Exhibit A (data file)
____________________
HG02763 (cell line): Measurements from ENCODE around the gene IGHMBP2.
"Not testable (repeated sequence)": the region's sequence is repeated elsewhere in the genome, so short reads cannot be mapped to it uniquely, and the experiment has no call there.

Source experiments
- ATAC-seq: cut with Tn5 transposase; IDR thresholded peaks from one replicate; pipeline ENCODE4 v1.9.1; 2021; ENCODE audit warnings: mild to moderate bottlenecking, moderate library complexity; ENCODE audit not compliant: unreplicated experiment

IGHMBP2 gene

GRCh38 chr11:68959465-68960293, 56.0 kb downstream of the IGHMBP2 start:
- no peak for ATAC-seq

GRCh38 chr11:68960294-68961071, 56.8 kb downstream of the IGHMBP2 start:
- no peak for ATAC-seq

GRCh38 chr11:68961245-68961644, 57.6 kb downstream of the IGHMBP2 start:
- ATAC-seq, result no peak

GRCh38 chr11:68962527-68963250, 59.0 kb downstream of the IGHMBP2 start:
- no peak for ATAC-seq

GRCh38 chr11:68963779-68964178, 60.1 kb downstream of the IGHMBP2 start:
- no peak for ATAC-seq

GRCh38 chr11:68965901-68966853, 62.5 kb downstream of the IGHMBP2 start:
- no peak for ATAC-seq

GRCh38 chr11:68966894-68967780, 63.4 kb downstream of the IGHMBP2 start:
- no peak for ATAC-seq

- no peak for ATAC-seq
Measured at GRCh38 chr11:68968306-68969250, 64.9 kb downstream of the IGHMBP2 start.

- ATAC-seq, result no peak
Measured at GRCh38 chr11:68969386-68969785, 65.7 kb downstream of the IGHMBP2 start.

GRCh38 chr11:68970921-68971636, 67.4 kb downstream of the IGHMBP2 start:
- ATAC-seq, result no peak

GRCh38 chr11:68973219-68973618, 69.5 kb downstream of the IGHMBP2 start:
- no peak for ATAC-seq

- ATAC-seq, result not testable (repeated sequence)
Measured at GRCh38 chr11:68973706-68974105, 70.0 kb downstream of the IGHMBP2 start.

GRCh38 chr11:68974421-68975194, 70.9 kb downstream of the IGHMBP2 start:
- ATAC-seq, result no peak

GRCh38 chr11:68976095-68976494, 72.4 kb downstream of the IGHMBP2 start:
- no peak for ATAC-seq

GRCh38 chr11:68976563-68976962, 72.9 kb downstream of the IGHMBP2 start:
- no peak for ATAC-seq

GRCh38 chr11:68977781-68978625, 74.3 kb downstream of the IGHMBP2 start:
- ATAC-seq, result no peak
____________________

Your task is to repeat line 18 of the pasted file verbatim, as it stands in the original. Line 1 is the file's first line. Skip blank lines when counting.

GRCh38 chr11:68966894-68967780, 63.4 kb downstream of the IGHMBP2 start: